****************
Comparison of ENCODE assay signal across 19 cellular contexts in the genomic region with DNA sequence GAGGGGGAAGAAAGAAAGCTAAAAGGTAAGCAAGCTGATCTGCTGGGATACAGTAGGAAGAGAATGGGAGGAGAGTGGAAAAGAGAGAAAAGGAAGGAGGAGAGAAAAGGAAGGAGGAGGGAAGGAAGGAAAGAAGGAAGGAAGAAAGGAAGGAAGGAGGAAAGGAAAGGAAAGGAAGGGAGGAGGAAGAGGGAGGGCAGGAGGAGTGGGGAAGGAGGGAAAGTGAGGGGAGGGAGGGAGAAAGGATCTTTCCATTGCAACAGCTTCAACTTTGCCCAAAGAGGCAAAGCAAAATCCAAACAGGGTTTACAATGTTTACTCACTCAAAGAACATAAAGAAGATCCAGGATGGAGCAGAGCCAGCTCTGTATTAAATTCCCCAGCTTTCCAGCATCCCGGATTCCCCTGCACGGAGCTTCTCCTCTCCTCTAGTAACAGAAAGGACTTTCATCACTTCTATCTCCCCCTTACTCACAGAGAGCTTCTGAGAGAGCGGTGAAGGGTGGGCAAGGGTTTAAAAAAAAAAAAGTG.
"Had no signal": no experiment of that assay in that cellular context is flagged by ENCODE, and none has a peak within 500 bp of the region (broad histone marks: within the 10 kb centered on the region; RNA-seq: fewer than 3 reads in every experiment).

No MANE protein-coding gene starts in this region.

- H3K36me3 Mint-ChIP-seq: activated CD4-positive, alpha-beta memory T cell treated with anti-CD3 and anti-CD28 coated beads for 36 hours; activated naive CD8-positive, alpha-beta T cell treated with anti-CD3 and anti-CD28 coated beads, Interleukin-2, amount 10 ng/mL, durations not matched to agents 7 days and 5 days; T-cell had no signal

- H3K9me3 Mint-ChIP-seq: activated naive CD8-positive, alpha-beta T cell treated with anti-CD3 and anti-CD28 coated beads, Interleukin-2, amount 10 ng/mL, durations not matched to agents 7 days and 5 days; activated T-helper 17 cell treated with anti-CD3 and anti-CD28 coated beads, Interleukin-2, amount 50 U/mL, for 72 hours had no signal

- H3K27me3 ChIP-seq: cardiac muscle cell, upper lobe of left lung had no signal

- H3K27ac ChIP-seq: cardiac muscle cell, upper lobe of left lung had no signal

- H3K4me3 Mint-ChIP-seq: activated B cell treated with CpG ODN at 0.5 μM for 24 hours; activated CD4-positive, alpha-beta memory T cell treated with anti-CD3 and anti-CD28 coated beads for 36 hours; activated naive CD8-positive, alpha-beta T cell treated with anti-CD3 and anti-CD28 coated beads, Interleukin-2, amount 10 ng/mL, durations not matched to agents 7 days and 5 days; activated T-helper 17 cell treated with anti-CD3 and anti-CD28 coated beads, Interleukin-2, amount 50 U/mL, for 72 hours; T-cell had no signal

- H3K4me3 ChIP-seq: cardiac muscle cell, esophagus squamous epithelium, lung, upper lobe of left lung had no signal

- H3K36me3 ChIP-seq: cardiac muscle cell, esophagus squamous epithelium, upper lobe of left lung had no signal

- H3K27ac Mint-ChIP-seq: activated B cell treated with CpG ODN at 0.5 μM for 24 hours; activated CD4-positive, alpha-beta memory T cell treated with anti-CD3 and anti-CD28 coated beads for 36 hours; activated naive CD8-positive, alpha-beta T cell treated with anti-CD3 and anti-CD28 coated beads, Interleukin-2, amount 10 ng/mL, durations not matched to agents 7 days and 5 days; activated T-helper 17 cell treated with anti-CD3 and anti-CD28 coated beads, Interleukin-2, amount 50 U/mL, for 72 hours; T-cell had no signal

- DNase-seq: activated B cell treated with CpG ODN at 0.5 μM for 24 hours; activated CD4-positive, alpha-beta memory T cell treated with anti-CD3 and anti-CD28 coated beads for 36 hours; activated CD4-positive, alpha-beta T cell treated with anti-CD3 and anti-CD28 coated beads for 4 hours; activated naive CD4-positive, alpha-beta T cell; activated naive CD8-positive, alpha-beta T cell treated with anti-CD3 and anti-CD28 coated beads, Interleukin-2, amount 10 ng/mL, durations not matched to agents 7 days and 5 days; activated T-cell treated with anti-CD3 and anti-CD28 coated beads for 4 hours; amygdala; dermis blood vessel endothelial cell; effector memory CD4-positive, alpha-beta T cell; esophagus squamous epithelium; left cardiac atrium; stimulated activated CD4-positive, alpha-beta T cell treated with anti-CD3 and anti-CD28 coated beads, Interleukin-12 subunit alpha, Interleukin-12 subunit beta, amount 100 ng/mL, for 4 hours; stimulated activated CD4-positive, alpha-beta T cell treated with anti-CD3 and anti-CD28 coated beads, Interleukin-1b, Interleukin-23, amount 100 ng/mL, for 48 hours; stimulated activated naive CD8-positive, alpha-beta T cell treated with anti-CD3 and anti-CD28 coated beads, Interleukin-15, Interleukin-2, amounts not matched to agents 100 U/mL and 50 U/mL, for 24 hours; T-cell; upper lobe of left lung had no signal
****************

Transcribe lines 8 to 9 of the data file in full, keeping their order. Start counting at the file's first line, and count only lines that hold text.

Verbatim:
- H3K4me3 Mint-ChIP-seq: activated B cell treated with CpG ODN at 0.5 μM for 24 hours; activated CD4-positive, alpha-beta memory T cell treated with anti-CD3 and anti-CD28 coated beads for 36 hours; activated naive CD8-positive, alpha-beta T cell treated with anti-CD3 and anti-CD28 coated beads, Interleukin-2, amount 10 ng/mL, durations not matched to agents 7 days and 5 days; activated T-helper 17 cell treated with anti-CD3 and anti-CD28 coated beads, Interleukin-2, amount 50 U/mL, for 72 hours; T-cell had no signal

- H3K4me3 ChIP-seq: cardiac muscle cell, esophagus squamous epithelium, lung, upper lobe of left lung had no signal